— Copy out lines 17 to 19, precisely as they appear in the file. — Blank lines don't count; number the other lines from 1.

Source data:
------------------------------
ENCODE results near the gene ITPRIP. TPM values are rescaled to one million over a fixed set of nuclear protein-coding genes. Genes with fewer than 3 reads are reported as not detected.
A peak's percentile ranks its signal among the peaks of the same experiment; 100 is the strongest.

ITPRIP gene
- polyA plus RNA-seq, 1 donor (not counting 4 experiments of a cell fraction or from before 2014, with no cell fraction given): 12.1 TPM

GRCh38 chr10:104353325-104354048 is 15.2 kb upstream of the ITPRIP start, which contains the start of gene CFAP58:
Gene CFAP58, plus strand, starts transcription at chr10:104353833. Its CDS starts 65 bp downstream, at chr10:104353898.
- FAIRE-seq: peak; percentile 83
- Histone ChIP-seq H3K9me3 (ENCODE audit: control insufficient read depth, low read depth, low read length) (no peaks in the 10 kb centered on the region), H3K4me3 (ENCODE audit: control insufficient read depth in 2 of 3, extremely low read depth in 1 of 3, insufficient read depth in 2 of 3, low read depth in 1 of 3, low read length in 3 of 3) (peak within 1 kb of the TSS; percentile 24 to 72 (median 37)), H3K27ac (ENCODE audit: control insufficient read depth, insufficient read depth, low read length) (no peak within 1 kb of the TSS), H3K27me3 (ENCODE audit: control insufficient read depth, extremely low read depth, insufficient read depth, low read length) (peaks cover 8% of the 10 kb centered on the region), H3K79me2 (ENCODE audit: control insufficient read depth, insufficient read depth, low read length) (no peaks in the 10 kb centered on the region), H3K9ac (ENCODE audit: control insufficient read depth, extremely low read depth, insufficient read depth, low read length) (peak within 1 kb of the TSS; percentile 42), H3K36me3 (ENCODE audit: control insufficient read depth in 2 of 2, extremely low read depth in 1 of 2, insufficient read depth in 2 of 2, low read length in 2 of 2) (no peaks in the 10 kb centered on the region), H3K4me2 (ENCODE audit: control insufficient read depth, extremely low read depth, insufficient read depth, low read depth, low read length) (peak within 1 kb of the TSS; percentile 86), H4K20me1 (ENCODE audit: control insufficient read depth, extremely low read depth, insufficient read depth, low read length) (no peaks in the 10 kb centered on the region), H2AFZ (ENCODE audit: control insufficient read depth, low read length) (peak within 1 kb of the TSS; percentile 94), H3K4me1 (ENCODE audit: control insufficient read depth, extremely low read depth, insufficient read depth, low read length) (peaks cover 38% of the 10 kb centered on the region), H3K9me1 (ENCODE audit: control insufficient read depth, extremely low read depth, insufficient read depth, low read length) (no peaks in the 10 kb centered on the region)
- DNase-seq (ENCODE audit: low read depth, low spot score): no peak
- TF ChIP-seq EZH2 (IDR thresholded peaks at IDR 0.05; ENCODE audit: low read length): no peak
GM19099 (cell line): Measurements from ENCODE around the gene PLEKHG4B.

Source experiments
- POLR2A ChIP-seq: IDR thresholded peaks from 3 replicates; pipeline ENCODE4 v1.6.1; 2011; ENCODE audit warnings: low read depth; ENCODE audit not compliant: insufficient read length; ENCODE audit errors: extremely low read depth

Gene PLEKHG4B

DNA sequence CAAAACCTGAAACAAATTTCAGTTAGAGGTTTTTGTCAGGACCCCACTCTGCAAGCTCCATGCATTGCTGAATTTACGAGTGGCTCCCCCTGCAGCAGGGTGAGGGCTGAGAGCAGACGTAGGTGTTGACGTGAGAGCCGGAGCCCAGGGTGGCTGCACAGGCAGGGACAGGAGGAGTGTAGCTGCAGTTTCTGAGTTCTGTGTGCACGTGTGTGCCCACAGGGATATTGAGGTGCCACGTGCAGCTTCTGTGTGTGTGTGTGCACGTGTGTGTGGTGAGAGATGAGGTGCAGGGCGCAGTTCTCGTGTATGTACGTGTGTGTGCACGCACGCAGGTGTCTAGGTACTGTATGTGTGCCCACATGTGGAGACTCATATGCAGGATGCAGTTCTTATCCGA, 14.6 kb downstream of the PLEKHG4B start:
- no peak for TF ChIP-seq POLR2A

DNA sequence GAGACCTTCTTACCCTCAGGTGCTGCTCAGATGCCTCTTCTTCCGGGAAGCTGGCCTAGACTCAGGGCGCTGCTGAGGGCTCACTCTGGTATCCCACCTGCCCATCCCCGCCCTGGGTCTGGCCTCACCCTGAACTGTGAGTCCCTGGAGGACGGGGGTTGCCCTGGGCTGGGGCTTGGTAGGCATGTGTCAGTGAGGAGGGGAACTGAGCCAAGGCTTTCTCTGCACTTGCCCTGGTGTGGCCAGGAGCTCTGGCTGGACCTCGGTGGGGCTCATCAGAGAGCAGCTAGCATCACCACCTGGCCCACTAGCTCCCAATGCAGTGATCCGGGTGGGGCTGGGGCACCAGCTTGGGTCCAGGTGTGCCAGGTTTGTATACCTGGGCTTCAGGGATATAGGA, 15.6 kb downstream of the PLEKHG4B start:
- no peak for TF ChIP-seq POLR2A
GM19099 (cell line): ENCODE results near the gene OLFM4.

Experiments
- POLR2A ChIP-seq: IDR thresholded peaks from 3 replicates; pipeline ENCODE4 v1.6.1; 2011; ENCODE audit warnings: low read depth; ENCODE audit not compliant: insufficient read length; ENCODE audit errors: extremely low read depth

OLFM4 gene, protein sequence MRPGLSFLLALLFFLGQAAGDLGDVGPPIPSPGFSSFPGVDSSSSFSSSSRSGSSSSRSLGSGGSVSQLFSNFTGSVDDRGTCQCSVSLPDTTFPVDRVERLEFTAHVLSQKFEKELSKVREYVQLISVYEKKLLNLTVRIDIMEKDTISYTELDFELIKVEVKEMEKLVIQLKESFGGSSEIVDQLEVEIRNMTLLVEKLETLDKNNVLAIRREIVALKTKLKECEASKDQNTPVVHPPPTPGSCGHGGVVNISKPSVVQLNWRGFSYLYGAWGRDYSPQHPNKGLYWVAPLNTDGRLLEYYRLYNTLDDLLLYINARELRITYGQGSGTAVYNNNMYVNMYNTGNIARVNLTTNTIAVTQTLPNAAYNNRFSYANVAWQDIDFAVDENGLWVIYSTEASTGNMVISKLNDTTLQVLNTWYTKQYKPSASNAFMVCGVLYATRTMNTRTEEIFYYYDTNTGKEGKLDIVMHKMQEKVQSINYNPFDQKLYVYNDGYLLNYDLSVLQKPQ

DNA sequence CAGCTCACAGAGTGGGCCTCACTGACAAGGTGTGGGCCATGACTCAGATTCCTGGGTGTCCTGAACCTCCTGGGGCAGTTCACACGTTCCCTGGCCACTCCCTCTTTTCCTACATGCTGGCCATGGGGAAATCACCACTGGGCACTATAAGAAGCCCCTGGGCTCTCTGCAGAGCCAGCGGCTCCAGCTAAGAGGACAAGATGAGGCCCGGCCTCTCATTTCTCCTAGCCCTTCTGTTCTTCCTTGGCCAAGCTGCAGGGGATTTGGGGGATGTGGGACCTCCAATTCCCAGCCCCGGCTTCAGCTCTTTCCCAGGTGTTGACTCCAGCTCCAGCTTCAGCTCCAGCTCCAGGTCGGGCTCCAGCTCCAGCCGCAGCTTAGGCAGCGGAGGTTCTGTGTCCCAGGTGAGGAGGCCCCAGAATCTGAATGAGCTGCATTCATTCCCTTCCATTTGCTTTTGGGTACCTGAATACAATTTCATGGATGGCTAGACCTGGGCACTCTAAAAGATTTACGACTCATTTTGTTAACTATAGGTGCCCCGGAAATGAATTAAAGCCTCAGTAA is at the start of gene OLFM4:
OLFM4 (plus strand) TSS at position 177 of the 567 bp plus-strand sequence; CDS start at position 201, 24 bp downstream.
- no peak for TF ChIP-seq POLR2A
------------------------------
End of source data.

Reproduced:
DNA sequence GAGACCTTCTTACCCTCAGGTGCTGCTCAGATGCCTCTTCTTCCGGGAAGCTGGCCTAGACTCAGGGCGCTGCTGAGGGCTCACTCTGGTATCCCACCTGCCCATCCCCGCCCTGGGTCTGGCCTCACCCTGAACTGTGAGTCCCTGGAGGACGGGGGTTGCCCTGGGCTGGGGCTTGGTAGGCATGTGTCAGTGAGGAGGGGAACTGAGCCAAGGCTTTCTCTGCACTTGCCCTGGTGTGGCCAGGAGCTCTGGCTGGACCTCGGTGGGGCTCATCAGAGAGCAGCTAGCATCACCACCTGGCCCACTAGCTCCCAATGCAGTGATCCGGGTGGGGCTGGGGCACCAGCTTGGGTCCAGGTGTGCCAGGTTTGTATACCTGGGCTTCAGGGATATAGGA, 15.6 kb downstream of the PLEKHG4B start:
- no peak for TF ChIP-seq POLR2A
GM19099 (cell line): ENCODE results near the gene OLFM4.